Cinderella Man

© 2005 Ray Wong

Stars: Russell Crowe, Renee Zellweger, Paul Giamatti, Craig Bierko, Paddy Considine, Bruce McGill
Director: Ron Howard
Writers: Cliff Hollingsworth, Akiva Goldsman
Distributors: Universal/Miramax
MPAA Rating: PG-13 for intense boxing violence and some language
Running time: 144 minutes

Script – 7
Performance – 9
Direction – 9
Cinematography – 9
Music/Sound– 8
Editing – 9
Production – 10

Total Score – 8.5 out of 10

Ron Howard and Russell Crowe are at it again. After their Oscar-nominated collaboration of A BEAUTIFUL MIND, the two men join forces again for yet another uplifting all-American story about man triumphing over his circumstances.

James J. “Bulldog” Braddock (Crowe) is a successful boxer with a supportive wife, Mae (Zellweger), and three beautiful children. Everything seems to be going well until the Great Depression hits America. Braddock loses his house, his money and, when he breaks his hand during a match, his boxing career.

To support his family, Braddock works at the dock whenever jobs are available. Still, no matter how hard he tries, life finds a way to beat him down. He can’t afford to pay the rent and heat and food, and is on the verge of losing his kids. He swallows his pride and “begs” for help. His former manager, Joe Gould (Giamatti), takes pity on him and offers him a one-time-only chance to redeem himself, and perhaps earn enough money to get out of the pit. With nothing to lose, Braddock delivers. Soon, the boxing world takes notice and suddenly Braddock has a career again. Then comes the time when he must face the reigning heavyweight champion, Max Baer (Bierko), who has killed two men in the ring before. Fearing for her husband’s life, Mae begs Braddock to reconsider.

Crowe (MASTER AND COMMANDER) does a great job as the taciturn and resolute Irishman. Jim Braddock is a man of very few words, and it takes great skills to convey the emotions and make us believe in the hero. Crowe’s performance is more restrained and powerful than in A BEAUTIFUL MIND. Zellweger (BRIDGET JONES) is lovely and effectively demure as Mae. She always look sensational in 30s garbs (as she did in CHICAGO). She and Crowe also have wonderful, sweet chemistry together. You really do believe in their relationship. Giamatti (SIDEWAYS) continue to amaze us with his acting chops. His Joe Gould is one of the most endearing characters in the whole film. Together with Crowe and Zellweger, he completes a dynamic trio.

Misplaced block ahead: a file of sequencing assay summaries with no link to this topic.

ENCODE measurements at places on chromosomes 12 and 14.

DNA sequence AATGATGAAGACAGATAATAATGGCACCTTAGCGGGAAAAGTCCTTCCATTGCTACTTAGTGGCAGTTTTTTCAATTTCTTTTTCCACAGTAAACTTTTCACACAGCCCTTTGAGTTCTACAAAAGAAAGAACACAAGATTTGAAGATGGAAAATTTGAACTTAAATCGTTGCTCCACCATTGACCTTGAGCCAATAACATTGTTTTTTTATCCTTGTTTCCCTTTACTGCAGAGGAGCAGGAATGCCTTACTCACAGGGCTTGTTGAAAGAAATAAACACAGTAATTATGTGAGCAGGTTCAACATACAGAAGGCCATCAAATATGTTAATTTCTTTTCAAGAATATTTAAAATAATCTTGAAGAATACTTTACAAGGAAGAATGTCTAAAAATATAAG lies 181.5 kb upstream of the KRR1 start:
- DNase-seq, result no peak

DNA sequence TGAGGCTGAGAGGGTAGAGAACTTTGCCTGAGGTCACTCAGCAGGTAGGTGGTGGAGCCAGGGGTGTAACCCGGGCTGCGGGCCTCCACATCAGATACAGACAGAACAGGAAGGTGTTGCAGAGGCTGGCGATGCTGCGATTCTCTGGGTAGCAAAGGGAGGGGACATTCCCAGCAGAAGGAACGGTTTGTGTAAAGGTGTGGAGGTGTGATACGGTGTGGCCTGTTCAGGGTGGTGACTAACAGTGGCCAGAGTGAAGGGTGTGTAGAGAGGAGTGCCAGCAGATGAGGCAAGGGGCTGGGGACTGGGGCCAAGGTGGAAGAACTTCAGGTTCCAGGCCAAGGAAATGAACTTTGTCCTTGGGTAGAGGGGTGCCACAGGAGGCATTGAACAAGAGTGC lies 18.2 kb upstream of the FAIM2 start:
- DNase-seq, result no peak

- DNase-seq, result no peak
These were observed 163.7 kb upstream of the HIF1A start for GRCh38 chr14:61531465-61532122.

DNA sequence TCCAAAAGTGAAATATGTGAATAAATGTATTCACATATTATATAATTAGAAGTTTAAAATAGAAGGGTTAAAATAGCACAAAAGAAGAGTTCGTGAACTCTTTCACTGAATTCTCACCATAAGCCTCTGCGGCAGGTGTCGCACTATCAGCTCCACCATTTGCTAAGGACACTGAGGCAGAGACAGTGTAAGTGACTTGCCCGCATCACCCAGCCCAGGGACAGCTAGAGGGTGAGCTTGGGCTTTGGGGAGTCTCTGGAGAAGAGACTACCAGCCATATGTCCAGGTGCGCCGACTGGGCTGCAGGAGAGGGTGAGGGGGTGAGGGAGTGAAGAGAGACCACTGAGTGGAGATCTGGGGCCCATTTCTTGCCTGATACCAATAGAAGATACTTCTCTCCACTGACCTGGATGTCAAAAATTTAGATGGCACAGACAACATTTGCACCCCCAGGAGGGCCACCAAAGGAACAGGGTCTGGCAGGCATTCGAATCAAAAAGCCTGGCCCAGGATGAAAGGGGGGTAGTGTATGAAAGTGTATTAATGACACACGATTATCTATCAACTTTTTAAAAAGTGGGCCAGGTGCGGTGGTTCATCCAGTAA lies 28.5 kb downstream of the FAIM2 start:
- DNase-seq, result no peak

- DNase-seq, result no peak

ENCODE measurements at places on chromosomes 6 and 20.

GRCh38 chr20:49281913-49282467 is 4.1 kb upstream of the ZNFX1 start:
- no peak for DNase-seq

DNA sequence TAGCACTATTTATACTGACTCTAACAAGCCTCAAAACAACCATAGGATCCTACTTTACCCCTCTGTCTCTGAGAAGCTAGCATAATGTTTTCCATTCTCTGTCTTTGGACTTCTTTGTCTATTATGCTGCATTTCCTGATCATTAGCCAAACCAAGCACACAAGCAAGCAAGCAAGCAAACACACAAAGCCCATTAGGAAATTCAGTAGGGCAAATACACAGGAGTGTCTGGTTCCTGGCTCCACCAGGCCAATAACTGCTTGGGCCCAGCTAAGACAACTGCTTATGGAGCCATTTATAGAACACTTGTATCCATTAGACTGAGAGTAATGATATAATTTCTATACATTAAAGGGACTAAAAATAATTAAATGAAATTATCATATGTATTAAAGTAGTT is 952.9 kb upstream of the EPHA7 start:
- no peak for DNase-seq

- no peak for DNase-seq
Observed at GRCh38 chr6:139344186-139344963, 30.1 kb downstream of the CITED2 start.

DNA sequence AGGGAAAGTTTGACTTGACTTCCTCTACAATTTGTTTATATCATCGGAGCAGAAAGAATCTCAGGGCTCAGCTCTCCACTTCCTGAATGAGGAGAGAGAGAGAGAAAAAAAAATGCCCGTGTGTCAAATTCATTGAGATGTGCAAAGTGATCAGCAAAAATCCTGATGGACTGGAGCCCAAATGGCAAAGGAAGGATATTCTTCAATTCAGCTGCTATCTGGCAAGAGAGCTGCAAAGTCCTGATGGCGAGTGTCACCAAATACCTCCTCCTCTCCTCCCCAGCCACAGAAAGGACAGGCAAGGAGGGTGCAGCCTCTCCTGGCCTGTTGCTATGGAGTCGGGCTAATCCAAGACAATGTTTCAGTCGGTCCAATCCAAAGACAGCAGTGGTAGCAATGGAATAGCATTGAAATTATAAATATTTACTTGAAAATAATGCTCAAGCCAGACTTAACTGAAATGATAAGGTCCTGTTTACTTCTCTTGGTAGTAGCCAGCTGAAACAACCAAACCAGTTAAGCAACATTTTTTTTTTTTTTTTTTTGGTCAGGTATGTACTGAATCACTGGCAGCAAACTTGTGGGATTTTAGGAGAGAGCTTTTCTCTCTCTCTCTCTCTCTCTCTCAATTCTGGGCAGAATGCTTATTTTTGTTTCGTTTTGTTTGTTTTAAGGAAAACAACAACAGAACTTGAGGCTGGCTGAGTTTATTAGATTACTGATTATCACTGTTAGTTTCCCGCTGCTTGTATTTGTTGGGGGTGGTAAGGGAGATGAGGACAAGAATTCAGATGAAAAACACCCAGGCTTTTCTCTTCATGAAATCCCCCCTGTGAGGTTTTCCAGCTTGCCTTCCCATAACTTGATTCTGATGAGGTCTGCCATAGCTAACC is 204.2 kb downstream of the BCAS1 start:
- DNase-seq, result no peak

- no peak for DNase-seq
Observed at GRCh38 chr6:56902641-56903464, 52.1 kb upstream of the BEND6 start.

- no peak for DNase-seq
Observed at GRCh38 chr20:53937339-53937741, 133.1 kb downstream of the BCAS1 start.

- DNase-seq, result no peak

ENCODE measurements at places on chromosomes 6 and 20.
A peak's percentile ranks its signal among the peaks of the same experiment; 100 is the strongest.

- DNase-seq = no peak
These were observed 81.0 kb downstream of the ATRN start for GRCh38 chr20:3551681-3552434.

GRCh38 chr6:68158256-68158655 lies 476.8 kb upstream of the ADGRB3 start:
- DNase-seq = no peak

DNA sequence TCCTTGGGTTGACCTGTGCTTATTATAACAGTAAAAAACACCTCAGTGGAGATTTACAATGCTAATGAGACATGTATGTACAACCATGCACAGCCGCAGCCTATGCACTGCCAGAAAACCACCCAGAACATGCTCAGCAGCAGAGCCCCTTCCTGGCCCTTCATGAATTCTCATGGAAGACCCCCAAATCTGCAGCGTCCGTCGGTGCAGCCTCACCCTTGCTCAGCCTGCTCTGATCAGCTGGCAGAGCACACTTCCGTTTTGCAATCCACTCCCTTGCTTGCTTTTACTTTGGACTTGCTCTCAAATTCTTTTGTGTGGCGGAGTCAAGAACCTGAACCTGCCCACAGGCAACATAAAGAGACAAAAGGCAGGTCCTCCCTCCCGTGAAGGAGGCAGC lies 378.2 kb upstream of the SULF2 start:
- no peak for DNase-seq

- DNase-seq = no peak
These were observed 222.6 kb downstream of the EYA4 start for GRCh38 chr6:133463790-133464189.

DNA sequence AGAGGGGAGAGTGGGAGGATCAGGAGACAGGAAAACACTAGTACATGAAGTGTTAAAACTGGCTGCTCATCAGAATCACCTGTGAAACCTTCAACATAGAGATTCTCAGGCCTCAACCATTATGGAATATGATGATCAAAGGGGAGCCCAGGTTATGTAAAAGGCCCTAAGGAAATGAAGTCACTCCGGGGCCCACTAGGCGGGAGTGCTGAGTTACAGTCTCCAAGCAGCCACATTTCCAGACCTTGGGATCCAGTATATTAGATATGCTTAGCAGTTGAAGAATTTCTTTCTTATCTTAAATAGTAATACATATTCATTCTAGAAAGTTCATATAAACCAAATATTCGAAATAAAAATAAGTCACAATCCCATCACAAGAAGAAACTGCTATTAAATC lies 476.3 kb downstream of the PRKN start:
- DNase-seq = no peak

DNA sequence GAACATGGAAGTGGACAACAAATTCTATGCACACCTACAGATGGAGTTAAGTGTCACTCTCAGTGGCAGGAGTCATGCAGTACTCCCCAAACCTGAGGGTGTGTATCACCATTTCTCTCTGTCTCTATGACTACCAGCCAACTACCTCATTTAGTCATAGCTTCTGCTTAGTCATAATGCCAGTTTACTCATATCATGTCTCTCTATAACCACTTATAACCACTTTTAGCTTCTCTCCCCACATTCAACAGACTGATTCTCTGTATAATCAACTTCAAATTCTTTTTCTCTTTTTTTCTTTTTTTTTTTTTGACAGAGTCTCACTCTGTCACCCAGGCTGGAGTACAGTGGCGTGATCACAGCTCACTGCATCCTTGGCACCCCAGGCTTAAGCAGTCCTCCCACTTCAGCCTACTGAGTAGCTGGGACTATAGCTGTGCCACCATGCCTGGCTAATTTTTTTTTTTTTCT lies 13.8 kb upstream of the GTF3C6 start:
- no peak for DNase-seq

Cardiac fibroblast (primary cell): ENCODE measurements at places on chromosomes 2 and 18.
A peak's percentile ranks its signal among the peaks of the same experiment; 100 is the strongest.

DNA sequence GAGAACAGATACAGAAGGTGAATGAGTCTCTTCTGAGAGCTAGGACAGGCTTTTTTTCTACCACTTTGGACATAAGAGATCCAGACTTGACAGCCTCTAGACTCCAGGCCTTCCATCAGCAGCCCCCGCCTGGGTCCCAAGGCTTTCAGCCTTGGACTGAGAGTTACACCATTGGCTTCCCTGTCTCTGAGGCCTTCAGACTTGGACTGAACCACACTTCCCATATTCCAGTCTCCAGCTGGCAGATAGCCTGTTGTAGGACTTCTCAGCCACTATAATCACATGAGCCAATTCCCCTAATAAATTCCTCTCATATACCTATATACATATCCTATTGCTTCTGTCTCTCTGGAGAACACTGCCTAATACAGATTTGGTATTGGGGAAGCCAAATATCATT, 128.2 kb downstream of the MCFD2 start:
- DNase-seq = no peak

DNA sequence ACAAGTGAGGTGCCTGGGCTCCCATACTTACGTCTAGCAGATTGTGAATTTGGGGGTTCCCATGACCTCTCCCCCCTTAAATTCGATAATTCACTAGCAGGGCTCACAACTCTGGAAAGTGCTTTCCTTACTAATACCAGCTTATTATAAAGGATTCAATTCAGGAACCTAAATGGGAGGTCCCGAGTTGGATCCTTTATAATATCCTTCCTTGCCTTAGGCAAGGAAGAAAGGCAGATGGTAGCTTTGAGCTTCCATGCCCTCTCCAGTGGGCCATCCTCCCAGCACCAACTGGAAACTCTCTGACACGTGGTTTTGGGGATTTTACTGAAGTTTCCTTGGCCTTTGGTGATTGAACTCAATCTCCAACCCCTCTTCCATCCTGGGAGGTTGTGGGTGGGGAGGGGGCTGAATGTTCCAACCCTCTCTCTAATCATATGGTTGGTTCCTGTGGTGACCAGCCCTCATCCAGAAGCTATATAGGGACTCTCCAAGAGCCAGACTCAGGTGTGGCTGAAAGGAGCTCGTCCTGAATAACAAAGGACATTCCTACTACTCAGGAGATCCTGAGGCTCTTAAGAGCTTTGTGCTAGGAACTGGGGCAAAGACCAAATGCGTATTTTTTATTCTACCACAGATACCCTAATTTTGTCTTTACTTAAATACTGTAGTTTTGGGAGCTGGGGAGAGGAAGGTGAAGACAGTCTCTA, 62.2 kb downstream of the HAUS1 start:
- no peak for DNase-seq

Bierko (DICKIE ROBERTS) swaggers with menace as the womanizing Max Baer, the boxing champ/actor and father of BEVERLY HILL BILLIES star Max Baer, Jr. Rumor has it that Crowe and Bierko don’t see eye to eye on and off the set. If that’s true, it only helps the film because we can truly feel the tension and distain between these two men. Considine (STONED) seems to be a little lost in his small role as Braddock’s tragic friend Mike Wilson, but McGill (COLLATERAL) is effectively chilly as Prizefighting chairman Jimmy Johnston.

The script by Hollingsworth (TOO GOOD TO BE TRUE) and Goldsman (A BEAUTIFUL MIND) is consistent and solid. One can argue, however, if it’s factually accurate. The film does depict Braddock as an almost-saint, Mae as an almost-Mother Teresa, and Baer as an utter jerk. However, in a “feel-good” all-American biopic, sometimes such archetypes are necessary to draw in the viewers, and cutting character complexities helps streamline the plot. In this case, the writers have done a great job. The story is taut and it flows extremely well – one hardly notices the 144-minute running time.

After the miserable THE MISSING, director Howard goes back to his schmaltz root. Fortunately, even though the film hinges on being manipulative, Howard does not dwell on it. Sure, there are swelling triumphs, down-trotted heartbreaks, nail-biting suspense and cute little kids in sad situations, but Howard never lets them linger to make them corny and unbearable. In fact, the film is so engaging that I can’t keep my eyes off the screen, and so I don’t have time to ponder how sentimental it is. Granted, I don’t really have a problem with sentimental movies, if they’re done well. Here, Howard has given us a top-notch production with a true heart. The details of the period are amazing. The cinematography is gorgeous. Combined with a stellar cast, it’s a Cinderella story we could all root for.

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